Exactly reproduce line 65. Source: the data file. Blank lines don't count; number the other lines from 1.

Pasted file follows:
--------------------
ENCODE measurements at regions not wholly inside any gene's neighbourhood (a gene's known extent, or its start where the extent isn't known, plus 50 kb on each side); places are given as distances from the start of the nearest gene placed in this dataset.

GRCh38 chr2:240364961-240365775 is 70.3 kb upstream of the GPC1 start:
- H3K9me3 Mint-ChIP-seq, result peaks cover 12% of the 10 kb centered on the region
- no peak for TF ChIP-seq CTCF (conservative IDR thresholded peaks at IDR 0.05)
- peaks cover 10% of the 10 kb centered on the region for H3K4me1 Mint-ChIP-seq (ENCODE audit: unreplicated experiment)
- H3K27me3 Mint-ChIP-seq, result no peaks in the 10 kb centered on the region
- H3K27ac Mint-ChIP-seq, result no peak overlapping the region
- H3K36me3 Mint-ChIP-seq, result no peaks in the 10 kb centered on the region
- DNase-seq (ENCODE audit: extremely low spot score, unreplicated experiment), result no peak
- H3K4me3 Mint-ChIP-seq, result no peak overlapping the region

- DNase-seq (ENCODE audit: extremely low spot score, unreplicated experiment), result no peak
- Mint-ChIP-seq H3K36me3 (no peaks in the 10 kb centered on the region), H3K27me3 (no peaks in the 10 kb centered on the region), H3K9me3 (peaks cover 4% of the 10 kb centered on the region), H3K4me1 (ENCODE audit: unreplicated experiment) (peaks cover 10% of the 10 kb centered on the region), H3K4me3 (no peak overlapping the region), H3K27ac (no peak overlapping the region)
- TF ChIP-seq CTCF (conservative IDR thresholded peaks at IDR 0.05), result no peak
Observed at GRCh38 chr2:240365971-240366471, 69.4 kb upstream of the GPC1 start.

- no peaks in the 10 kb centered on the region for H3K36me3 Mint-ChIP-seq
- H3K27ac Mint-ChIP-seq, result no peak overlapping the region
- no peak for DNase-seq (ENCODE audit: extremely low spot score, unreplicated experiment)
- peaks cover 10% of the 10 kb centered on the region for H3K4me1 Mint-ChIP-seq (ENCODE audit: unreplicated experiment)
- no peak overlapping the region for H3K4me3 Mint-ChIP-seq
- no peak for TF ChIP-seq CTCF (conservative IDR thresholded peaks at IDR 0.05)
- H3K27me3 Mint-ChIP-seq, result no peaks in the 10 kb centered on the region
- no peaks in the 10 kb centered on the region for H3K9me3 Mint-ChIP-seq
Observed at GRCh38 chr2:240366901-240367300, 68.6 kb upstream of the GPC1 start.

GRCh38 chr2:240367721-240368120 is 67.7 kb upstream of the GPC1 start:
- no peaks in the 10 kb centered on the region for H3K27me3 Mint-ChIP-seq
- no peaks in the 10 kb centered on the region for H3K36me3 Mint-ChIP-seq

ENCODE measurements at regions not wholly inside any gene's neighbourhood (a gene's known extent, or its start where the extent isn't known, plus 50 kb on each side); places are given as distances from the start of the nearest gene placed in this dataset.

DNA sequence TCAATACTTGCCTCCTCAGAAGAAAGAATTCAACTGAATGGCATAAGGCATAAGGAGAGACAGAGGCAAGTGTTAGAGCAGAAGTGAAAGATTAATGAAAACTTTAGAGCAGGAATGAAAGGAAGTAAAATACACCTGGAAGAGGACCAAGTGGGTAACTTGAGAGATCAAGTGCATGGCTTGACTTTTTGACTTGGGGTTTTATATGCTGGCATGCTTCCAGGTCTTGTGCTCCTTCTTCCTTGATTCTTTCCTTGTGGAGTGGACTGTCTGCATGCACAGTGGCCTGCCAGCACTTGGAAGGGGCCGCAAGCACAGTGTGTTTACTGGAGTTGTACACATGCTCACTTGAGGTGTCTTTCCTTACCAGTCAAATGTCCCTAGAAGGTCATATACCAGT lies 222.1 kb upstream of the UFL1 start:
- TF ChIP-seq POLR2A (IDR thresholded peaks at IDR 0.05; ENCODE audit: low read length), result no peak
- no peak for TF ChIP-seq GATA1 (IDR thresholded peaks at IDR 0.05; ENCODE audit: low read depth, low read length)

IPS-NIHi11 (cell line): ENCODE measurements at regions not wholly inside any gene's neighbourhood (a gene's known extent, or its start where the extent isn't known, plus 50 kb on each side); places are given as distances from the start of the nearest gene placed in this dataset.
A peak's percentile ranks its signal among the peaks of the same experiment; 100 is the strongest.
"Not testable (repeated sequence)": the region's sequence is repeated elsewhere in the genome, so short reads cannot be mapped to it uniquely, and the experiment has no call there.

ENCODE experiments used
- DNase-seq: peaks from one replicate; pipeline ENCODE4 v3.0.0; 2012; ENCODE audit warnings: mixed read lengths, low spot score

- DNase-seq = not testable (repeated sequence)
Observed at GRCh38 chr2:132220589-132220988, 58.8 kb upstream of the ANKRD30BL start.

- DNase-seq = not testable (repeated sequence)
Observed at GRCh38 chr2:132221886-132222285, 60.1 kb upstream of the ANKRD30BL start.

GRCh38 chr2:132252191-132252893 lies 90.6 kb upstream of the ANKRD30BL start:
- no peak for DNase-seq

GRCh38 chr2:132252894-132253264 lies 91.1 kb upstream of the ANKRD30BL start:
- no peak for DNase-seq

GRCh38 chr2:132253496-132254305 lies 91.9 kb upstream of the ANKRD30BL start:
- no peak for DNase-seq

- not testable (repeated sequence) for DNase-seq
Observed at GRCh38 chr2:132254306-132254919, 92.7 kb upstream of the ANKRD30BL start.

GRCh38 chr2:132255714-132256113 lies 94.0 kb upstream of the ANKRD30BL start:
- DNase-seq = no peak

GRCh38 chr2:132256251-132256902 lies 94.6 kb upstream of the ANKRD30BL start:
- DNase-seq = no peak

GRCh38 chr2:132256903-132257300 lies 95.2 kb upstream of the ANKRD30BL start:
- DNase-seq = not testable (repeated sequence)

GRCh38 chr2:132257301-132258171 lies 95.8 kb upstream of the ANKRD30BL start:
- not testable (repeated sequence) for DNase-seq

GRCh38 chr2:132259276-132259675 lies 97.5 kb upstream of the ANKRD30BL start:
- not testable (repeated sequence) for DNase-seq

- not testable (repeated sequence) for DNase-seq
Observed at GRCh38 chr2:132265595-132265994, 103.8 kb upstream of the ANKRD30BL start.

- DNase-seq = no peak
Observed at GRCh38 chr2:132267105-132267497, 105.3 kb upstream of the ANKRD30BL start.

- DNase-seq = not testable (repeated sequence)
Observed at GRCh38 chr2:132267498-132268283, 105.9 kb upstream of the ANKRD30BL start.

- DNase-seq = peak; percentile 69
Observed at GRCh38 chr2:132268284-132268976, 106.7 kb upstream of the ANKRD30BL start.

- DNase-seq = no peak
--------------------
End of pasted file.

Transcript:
Observed at GRCh38 chr2:132268284-132268976, 106.7 kb upstream of the ANKRD30BL start.